What is electricity?
The Dorling Kindersley Dictionary of Science defines electricity as a form of energy produced by the movement of electrons. There are two kinds of electricity: static electricity and current electricity. Static electricity stays in one place and doesn't move like current electricity. Lightning is the most spectacular example of static electricity. This is a huge spark that flows between positive charges in the top of a thunder cloud and negative charges in the bottom. Current electricity is the flow of electric charge through a substance that conducts electricity such as copper wire. A battery is a good example of a device that uses current electricity. Alternating current, also known as AC, is the kind of electricity that comes into most homes from power stations. For more definitions about electricity, see the vocabulary.
How do we get it?
Electricity is generated in many ways. In Virginia, for example, our power company uses at least three different fuels. There are four nuclear power units, producing 3392 Mw (Mw = megawatt = 1000 kilowatts or a million watts). There are also 54 fossil fuel plants (coal, oil, natural gas), producing a total of 8348 Mw. Finally, the 8 hydroelectric plants in Virginia produce a total of 1590 Mw. Notice how four nuclear plants produce almost half as much as the 54 fossil fuel plants! For further discussion of fuel types, go to the sources page.
From the ground to your house.
A substation in Virginia
How do we use it?
Almost everything we use now is powered by electricity. Imagine a normal day in your life. You get up because your alarm starts playing your least favorite music. You go to the bathroom, turn on the light, flush the toilet and take a shower. You see your big brother shaving while you dry your hair with a hair dryer. In the kitchen, you open the refrigerator. You grab some raisin bread, and put it in the toaster. You want some orange juice, so you plug in the juicer. Your mom had poured some coffee from the coffeemaker but it got cold, so she warms it for a minute in the microwave oven. Your brother gets on the computer and checks his email, while listening to a CD. You phone the weather on the portable phone. It's raining and you convince your mom to drive you to school, so you open the garage door. On the way to school, you see a huge auto factory making electric cars. After school, you do a load of laundry and help cook dinner while your brother practices his electric guitar. After dinner, you use the water pick because you have braces. You print out your homework. Then you go to bed, turn your lamp on and read. After a while, you turn off your light and you can see the night light. The hum of the heat pump puts you to sleep.
How can we save it?
Here are some ways you can save electricity:
Alternating current. Electric current that changes direction continually.
Amber. Gum or resin from trees that has fossilized and turned solid. The word "electricity" comes from the Greek word for amber, elektron.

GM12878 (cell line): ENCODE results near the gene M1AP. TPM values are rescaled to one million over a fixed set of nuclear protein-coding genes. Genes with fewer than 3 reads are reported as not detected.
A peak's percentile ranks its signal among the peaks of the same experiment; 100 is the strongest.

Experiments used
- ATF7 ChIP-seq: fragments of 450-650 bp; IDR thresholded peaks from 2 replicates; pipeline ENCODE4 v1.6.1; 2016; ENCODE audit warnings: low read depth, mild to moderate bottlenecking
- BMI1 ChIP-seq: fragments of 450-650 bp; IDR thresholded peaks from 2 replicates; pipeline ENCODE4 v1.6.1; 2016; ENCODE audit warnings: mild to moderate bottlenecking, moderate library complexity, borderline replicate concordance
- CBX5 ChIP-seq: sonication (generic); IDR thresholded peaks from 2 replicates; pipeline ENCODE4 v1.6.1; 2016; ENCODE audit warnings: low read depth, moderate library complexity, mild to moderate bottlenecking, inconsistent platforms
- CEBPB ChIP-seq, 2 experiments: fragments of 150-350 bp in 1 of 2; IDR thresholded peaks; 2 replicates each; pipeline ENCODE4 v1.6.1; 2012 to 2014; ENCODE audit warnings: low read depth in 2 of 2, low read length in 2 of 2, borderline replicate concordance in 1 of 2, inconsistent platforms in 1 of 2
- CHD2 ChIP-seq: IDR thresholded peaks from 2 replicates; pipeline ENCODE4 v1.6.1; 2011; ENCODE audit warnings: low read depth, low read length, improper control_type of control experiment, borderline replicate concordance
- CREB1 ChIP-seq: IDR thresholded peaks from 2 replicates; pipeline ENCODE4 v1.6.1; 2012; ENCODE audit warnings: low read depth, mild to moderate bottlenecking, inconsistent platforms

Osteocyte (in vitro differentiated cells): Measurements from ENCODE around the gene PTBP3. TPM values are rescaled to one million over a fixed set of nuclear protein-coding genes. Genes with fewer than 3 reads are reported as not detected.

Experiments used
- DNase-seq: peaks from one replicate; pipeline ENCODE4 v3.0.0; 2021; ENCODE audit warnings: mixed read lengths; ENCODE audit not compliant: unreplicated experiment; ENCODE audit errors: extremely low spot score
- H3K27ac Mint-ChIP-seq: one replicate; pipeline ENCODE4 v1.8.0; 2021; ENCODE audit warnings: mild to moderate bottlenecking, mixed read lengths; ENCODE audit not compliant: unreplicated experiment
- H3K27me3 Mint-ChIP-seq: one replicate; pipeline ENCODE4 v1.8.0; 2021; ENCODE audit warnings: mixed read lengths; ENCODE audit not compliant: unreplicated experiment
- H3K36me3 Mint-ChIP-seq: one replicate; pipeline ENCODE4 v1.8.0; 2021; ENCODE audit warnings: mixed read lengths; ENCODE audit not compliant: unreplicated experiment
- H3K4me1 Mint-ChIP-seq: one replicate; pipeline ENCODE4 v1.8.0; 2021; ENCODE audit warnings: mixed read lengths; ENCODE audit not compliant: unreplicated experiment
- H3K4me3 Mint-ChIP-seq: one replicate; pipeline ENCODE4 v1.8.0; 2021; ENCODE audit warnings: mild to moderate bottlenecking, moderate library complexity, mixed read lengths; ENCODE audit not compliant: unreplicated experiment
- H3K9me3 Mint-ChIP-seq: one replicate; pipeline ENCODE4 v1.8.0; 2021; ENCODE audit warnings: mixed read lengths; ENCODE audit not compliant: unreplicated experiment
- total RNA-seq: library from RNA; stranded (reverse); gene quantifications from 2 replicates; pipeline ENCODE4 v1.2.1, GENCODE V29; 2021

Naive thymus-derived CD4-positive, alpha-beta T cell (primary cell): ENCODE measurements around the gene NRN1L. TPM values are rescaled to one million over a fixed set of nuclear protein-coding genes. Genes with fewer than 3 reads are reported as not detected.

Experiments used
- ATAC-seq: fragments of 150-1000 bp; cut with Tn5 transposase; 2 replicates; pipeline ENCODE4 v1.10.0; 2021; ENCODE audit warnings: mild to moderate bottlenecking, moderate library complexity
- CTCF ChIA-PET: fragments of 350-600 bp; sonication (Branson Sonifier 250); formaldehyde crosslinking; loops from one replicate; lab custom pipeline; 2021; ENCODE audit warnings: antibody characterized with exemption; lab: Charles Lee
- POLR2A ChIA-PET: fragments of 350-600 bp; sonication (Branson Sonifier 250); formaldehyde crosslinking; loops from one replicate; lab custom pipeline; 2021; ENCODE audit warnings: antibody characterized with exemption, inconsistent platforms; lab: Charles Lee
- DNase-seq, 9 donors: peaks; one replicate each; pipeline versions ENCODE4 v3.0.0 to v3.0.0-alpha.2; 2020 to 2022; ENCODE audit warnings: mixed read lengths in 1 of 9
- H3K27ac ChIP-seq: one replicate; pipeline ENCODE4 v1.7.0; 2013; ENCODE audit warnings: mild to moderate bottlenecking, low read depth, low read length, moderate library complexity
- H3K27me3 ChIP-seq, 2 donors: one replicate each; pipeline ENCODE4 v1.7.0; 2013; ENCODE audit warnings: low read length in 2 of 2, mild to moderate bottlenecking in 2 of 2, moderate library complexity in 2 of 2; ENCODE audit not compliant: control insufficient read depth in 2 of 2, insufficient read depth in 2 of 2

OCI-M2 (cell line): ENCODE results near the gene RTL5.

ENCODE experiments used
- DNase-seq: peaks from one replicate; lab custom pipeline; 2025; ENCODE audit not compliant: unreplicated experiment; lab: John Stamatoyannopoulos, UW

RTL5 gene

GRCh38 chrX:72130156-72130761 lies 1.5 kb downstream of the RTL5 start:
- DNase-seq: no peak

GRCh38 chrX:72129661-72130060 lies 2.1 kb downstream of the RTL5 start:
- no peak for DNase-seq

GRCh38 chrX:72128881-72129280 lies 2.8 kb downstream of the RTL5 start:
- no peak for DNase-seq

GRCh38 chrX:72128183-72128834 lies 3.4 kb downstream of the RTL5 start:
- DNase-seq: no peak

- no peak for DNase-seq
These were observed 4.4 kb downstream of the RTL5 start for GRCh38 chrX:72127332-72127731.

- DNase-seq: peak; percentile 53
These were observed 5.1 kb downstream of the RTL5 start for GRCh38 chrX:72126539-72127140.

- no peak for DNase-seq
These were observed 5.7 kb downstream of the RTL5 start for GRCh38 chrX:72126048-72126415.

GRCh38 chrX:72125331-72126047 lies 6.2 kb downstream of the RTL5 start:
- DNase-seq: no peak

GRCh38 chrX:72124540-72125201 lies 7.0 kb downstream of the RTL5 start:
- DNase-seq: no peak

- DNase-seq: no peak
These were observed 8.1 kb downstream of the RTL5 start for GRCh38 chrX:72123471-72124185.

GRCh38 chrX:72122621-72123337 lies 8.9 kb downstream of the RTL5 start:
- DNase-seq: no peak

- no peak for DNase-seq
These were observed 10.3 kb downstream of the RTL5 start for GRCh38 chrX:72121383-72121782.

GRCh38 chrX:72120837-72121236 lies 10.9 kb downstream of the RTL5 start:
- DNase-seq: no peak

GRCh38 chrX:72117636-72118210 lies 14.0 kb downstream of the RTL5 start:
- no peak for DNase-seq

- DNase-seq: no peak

Capacitor. A device that stores electricity for future use.
Circuit. A path electricity follows, from a source through a connection to an output device.
Conductor. A substance that allows electricity to pass through it. Conduction occurs when electrical current passes between two points by means of a physical connection.
Coulomb. The unit of measure of electrical charge.
Direct current. Electric current that flows only in one direction, such as that supplied by a battery: it flows from the negative battery terminal, flows through the circuit, and returns to the positive terminal.
Electrical charge. The amount of electrical energy stored in a battery, capacitor, or any insulated object that can hold energy for a time.
Electricity. A form of energy associated with the presence and movements of electrical charges. Atoms contain positively charged protons in their nucleus and negatively charged electrons outside the nucleus.
Incandescent light bulb. A lamp that burns a filament in a vacuum in a glass bulb.
Induction. When an electrical current is produced without any physical connection between the two parts of the circuit.
Insulator. A material that does not conduct electricity, or in other words, doesn't allow electricity to pass through it.
Law of electric charges. Unlike charges attract each other and like charges repel each other.
Lodestone. A type of iron ore with a silvery finish, sometimes called magnetite. A lodestone has permanent poles. One end always points north and the other always points south. If lodestone is hit hard enough it loses its magnetism.
Magnetism. The push or pull of magnets, which are electrically charged with poles attracted to the North Pole or South Pole.
Ohm's Law. The relationship, in a circuit using direct current, among voltage, current and resistance: One volt of electricity (E) is needed to force one ampere of current (I) through one ohm of resistance (R). Mathematically, Ohm's Law says: E = I x R.
Static electricity. Electricity that is "at rest" or static until it is discharged. Material that is rubbed picks up negative charges from the negative electrons surrounding the positive nucleus of an atom. A sudden, tiny discharge balances the atoms again.
Volt. The unit of measure of electrical force, named after Alessandro Volta, the inventor of the battery.